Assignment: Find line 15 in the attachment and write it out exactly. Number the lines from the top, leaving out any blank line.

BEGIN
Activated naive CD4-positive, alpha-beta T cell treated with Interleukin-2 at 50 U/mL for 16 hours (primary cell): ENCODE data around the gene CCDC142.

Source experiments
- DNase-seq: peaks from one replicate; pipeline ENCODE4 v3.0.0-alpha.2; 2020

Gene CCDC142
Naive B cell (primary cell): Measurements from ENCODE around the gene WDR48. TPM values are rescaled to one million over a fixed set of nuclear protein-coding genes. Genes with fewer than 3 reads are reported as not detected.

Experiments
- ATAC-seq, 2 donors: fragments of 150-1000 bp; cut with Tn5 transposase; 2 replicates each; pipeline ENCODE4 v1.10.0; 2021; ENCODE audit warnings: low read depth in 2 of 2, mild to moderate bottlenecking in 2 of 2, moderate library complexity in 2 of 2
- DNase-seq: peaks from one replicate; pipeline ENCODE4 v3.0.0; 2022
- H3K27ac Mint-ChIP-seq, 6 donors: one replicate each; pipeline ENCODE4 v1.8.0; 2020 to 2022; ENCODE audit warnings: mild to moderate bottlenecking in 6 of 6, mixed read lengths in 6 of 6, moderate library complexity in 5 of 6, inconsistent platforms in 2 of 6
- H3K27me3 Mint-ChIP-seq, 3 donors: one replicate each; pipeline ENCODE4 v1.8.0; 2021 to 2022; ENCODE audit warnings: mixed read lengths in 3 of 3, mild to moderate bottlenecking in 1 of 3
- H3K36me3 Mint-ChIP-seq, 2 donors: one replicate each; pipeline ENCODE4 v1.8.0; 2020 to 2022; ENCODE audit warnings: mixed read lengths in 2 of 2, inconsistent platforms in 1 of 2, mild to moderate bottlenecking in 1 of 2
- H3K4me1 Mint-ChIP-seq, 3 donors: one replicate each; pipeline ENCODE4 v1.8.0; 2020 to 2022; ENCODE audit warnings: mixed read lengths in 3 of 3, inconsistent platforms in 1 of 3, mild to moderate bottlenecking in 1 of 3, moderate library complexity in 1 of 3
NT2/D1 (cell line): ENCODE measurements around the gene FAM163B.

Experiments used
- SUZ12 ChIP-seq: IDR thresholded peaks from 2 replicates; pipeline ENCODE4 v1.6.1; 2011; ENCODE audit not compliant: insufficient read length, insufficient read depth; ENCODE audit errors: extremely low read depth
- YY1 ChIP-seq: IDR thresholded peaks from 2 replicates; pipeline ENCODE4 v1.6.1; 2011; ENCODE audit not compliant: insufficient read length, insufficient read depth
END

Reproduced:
- SUZ12 ChIP-seq: IDR thresholded peaks from 2 replicates; pipeline ENCODE4 v1.6.1; 2011; ENCODE audit not compliant: insufficient read length, insufficient read depth; ENCODE audit errors: extremely low read depth